Fixing the Fridge

My family owns a Whirlpool side-by-side fridge (model ED25RFXFW03) that came with the house when we bought it four years ago. It died within the first week, but a repairman was able to fix it for about $150. Problem solved.

Well, the stupid thing died again this week, but it mattered a little more this time since we have a nearly two-year-old little girl who eats things like milk, yogurt, lunch meat, and cheese. You know — things that like to be cold?

As a result, last night turned into a search-fest on this-here series of tubes we like to call the Internet (after I threw all the somewhat-still-frozen foods into our deep freeze out in the garage, of course…). I thought the compressor had died or something, so I started calling around for potential repairs. Sears has a pretty decent protection plan that will cover you for all parts and labor for 12 months at about $250, but they couldn’t get a tech to the house for nearly two weeks — unsatisfactory! Other places were closed on a late Friday night, and the answering machines said they were closed weekends, too. I did some comparison shopping on a new fridge, which seemed to start around $800 for a comparable model. Crap.

Luckily, as my wife and I were talking about the symptoms after I ran to the store for ice and we packed the cold food into coolers. She remembered the symptoms of the last breakdown were similar — lights still on, and the fridge pretty much sounded the same except for a “click – buzz – click” every couple of minutes. That turned out to be the key. A few minutes of Googling later, I found an article that described the sound and what it most likely meant — the compressor’s start relay had most likely fried itself. Same problem we had last time. So I found the Compressor Start Device part kit online at AppliancePartPros.com so I knew what I would be looking for, then found a local appliance part store that was open on weekends. They had a similar kit in stock, and a short bit of running around and futzing with the fridge, it seems to be working again. The only thing of note is that I was replacing an older design with a newer one, and the kit I bought didn’t include a short adapter wire I needed so I had to make one myself with a couple of spade connectors.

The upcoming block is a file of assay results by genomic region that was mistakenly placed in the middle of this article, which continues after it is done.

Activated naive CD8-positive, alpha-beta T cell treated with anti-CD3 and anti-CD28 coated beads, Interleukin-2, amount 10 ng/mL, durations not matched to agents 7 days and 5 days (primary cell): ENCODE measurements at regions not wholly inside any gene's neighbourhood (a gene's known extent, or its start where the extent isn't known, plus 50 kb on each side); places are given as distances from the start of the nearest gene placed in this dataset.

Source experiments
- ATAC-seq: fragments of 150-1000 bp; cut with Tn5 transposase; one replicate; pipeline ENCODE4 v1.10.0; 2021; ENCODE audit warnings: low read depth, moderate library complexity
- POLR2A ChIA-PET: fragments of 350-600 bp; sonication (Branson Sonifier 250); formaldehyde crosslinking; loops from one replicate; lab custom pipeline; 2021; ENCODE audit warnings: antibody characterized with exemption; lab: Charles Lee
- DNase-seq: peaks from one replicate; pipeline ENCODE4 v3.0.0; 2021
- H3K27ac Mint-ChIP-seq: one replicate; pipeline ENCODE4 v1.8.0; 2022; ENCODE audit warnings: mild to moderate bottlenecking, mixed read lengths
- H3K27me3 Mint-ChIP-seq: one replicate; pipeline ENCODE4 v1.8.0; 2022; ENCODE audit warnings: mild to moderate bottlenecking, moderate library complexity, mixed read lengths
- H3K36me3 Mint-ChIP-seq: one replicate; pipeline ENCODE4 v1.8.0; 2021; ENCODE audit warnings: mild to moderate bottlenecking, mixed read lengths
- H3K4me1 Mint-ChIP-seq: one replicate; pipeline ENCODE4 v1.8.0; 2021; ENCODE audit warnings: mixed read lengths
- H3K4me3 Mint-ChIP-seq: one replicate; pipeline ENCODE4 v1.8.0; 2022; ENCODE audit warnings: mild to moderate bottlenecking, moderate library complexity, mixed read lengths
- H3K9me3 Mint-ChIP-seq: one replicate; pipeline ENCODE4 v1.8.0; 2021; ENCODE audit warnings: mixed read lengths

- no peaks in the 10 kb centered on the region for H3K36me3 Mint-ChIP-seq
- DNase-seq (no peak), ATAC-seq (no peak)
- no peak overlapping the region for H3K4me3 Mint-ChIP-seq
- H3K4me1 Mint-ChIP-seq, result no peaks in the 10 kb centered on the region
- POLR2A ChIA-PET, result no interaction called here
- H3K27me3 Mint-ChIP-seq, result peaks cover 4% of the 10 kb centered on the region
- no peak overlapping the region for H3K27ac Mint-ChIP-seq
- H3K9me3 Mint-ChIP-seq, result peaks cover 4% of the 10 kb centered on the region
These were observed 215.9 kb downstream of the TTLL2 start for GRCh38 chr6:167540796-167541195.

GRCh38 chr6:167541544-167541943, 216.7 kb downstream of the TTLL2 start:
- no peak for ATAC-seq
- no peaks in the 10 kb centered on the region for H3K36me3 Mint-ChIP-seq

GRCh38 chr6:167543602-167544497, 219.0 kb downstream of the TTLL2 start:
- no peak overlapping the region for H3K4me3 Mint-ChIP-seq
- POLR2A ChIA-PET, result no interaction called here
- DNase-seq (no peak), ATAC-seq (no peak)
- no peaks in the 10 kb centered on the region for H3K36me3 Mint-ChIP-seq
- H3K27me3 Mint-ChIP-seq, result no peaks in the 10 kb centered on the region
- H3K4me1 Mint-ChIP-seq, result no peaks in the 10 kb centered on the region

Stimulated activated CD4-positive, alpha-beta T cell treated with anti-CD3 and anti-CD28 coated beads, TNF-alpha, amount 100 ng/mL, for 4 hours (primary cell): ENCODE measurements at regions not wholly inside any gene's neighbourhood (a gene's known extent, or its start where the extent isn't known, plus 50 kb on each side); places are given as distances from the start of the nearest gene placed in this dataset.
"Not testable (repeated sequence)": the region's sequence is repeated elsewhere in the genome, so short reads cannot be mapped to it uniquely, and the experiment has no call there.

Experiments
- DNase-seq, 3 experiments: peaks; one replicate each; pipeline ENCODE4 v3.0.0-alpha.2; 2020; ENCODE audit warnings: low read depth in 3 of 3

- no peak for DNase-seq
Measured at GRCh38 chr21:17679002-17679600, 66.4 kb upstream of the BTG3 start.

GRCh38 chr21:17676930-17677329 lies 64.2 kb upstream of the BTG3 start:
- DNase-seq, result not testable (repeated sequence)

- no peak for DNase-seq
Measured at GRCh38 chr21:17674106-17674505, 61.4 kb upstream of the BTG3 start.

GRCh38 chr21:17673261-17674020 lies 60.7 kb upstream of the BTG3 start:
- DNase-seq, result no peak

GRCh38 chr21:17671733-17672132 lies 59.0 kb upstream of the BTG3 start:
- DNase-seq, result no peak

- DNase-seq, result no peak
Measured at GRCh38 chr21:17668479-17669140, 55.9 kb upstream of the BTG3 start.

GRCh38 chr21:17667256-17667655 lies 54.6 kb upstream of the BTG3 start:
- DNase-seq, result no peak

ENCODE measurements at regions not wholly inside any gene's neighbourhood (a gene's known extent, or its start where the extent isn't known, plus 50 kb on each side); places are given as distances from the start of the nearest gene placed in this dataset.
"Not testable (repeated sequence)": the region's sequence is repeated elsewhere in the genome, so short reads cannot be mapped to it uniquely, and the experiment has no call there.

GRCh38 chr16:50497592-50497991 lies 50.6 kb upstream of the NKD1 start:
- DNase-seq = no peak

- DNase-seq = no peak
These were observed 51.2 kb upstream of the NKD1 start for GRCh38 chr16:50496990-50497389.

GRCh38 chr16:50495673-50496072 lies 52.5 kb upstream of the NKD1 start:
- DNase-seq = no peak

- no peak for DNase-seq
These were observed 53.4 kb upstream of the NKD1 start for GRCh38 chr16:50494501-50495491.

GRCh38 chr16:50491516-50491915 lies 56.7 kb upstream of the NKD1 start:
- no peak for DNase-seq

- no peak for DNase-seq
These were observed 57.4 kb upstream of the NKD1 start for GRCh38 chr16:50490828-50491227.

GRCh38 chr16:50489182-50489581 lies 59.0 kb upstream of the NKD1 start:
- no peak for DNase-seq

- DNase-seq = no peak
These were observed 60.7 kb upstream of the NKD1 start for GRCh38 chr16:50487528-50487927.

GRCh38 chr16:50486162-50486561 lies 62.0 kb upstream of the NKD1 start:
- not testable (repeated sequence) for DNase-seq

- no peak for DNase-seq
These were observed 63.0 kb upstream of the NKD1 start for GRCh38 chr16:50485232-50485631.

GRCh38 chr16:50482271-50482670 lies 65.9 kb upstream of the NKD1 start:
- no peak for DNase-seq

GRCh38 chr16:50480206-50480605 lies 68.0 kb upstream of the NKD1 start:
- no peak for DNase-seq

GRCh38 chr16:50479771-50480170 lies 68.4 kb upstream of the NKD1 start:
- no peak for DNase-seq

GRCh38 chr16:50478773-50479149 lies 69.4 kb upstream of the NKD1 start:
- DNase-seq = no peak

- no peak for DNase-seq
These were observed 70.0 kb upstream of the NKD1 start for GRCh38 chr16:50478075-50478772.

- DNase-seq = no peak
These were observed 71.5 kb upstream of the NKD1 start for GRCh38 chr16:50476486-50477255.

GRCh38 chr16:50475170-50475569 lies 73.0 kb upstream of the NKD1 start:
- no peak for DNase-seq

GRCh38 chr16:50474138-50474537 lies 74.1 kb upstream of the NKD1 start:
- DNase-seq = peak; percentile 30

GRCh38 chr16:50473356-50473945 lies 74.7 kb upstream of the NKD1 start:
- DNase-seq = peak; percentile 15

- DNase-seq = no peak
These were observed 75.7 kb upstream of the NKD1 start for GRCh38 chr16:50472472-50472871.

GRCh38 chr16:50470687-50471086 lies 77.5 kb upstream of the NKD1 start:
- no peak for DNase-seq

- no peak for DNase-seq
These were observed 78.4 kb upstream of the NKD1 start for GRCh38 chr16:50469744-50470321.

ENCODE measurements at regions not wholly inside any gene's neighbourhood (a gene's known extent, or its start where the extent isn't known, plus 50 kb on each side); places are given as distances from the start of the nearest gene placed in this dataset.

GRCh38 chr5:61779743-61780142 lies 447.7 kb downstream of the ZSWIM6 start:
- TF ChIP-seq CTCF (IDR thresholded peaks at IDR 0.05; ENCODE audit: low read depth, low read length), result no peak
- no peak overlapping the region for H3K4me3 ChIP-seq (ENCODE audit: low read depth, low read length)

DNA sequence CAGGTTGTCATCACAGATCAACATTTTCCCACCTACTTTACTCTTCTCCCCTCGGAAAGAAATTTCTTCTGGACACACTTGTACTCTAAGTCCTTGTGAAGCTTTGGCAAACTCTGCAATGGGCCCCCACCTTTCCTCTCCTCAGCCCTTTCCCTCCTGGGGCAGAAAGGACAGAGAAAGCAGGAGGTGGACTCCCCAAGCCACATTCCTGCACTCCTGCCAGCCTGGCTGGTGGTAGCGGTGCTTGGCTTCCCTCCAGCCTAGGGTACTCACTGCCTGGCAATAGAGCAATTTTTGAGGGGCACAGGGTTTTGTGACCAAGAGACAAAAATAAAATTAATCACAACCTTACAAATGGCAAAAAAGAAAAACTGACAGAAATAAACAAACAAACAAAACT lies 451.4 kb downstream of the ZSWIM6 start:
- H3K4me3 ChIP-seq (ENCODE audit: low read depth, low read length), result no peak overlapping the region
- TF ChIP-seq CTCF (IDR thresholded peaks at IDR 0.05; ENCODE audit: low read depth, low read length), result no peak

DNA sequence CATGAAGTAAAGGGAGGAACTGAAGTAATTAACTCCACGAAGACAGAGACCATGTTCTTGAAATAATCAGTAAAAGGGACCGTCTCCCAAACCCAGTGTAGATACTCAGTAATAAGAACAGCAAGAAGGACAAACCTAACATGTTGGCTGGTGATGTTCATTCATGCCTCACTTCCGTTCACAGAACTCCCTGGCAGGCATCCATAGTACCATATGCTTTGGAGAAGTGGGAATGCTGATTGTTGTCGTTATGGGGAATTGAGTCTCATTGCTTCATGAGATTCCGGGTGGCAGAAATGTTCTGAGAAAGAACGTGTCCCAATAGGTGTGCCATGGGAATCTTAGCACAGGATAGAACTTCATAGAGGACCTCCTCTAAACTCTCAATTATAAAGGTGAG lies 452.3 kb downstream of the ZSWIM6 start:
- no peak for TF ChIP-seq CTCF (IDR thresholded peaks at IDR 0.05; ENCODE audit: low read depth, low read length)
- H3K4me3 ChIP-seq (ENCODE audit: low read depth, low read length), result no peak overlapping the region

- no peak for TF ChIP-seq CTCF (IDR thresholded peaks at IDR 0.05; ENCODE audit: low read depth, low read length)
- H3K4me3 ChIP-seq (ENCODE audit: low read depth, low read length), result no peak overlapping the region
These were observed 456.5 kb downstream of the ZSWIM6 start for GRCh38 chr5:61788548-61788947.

Whirlpool and others really should come up with a different design than this one — the stupid relay just cooks itself until a key part disintegrates. But at least now I know exactly what to do — and I’ll be ordering a spare relay to keep on hand as a spare!

About Neil

Happy husband. Proud father. Systems engineering consultant, and former U.S. Air Force officer. A music fan, science fiction nut, geek, and die-hard Mac user who grudgingly deals with Windows at work only because his employer and clients aren’t enlightened enough to move to Mac OS X.
This entry was posted in Miscellaneous. Bookmark the permalink.

Leave a Reply